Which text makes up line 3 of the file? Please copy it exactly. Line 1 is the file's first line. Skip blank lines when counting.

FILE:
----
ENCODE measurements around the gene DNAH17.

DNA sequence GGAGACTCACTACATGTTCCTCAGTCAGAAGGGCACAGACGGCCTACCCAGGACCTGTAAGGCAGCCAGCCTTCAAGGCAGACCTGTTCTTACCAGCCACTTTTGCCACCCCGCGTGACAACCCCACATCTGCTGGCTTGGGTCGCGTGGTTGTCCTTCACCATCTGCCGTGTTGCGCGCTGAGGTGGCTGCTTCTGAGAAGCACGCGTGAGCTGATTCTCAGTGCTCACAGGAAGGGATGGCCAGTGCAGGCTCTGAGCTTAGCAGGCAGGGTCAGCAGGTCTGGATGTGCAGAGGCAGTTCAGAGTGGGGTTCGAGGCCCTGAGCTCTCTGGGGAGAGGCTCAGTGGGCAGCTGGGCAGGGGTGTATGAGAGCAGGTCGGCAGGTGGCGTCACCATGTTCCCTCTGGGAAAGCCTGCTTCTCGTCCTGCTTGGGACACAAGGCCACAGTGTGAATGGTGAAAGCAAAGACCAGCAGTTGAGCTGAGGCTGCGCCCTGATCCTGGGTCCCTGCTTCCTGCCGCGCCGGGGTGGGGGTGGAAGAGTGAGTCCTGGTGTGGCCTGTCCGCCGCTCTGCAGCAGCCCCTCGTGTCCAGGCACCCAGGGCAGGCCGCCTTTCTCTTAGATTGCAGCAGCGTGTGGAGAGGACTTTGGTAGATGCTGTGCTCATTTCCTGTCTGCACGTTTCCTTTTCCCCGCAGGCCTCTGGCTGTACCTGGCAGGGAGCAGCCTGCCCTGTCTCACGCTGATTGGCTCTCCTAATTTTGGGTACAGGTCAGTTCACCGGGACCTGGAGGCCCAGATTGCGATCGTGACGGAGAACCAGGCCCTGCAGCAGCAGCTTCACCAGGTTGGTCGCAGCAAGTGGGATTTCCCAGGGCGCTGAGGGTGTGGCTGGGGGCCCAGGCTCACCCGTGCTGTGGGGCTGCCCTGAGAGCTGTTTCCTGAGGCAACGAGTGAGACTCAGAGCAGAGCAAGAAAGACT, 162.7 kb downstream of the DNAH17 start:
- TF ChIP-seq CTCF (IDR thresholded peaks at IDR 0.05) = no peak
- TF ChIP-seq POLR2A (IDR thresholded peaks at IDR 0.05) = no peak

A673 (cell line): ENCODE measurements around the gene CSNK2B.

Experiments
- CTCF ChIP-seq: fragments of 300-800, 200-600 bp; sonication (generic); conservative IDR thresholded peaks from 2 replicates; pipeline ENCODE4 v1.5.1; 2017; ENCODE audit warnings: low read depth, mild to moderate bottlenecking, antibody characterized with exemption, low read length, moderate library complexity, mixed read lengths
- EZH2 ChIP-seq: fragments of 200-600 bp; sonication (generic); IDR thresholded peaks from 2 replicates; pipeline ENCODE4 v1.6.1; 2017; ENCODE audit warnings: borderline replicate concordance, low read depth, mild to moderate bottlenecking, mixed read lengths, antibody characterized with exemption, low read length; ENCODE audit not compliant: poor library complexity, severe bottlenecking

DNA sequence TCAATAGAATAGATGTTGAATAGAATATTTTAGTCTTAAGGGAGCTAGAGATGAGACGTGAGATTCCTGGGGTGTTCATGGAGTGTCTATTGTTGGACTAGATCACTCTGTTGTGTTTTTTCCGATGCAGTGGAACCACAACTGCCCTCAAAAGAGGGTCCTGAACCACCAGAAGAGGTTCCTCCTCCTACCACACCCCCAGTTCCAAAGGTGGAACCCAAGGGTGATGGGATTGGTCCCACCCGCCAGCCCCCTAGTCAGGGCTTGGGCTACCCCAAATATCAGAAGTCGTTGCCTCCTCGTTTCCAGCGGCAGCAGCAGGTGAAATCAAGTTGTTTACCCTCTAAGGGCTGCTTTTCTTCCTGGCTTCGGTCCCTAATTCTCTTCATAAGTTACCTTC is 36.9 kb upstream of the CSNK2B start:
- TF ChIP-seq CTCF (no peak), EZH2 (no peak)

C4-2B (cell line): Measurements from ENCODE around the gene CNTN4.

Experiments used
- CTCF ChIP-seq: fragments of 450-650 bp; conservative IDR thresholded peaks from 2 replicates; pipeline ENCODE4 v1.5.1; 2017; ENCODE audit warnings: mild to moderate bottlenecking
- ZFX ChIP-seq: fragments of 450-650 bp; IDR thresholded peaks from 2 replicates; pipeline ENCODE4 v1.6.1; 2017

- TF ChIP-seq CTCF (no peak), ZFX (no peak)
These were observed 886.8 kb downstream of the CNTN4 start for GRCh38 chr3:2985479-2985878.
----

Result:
- TF ChIP-seq CTCF (IDR thresholded peaks at IDR 0.05) = no peak